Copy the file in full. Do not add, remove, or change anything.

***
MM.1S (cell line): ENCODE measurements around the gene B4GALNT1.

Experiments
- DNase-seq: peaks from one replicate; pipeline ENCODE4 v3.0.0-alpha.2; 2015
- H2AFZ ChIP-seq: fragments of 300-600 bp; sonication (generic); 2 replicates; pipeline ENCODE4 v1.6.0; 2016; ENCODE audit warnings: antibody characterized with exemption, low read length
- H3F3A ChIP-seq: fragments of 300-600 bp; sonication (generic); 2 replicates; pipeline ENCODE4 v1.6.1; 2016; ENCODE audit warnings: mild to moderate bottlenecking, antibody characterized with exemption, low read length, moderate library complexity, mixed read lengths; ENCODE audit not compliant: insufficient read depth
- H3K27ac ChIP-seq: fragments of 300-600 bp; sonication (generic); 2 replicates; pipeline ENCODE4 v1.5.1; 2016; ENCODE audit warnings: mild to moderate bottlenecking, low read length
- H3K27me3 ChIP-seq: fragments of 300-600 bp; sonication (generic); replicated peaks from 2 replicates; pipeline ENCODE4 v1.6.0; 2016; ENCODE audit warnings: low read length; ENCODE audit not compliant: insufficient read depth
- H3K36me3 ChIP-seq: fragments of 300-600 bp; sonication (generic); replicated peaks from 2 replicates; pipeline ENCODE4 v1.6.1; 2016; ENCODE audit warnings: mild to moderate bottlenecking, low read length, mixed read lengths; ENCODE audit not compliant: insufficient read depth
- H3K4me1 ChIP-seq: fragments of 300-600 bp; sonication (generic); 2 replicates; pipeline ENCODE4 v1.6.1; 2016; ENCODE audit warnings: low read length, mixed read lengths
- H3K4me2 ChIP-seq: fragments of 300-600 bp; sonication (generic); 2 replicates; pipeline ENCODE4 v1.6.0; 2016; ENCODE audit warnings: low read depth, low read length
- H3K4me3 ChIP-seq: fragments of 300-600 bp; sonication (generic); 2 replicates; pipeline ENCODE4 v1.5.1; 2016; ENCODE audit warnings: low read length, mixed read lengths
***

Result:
MM.1S (cell line): ENCODE measurements around the gene B4GALNT1.

Experiments
- DNase-seq: peaks from one replicate; pipeline ENCODE4 v3.0.0-alpha.2; 2015
- H2AFZ ChIP-seq: fragments of 300-600 bp; sonication (generic); 2 replicates; pipeline ENCODE4 v1.6.0; 2016; ENCODE audit warnings: antibody characterized with exemption, low read length
- H3F3A ChIP-seq: fragments of 300-600 bp; sonication (generic); 2 replicates; pipeline ENCODE4 v1.6.1; 2016; ENCODE audit warnings: mild to moderate bottlenecking, antibody characterized with exemption, low read length, moderate library complexity, mixed read lengths; ENCODE audit not compliant: insufficient read depth
- H3K27ac ChIP-seq: fragments of 300-600 bp; sonication (generic); 2 replicates; pipeline ENCODE4 v1.5.1; 2016; ENCODE audit warnings: mild to moderate bottlenecking, low read length
- H3K27me3 ChIP-seq: fragments of 300-600 bp; sonication (generic); replicated peaks from 2 replicates; pipeline ENCODE4 v1.6.0; 2016; ENCODE audit warnings: low read length; ENCODE audit not compliant: insufficient read depth
- H3K36me3 ChIP-seq: fragments of 300-600 bp; sonication (generic); replicated peaks from 2 replicates; pipeline ENCODE4 v1.6.1; 2016; ENCODE audit warnings: mild to moderate bottlenecking, low read length, mixed read lengths; ENCODE audit not compliant: insufficient read depth
- H3K4me1 ChIP-seq: fragments of 300-600 bp; sonication (generic); 2 replicates; pipeline ENCODE4 v1.6.1; 2016; ENCODE audit warnings: low read length, mixed read lengths
- H3K4me2 ChIP-seq: fragments of 300-600 bp; sonication (generic); 2 replicates; pipeline ENCODE4 v1.6.0; 2016; ENCODE audit warnings: low read depth, low read length
- H3K4me3 ChIP-seq: fragments of 300-600 bp; sonication (generic); 2 replicates; pipeline ENCODE4 v1.5.1; 2016; ENCODE audit warnings: low read length, mixed read lengths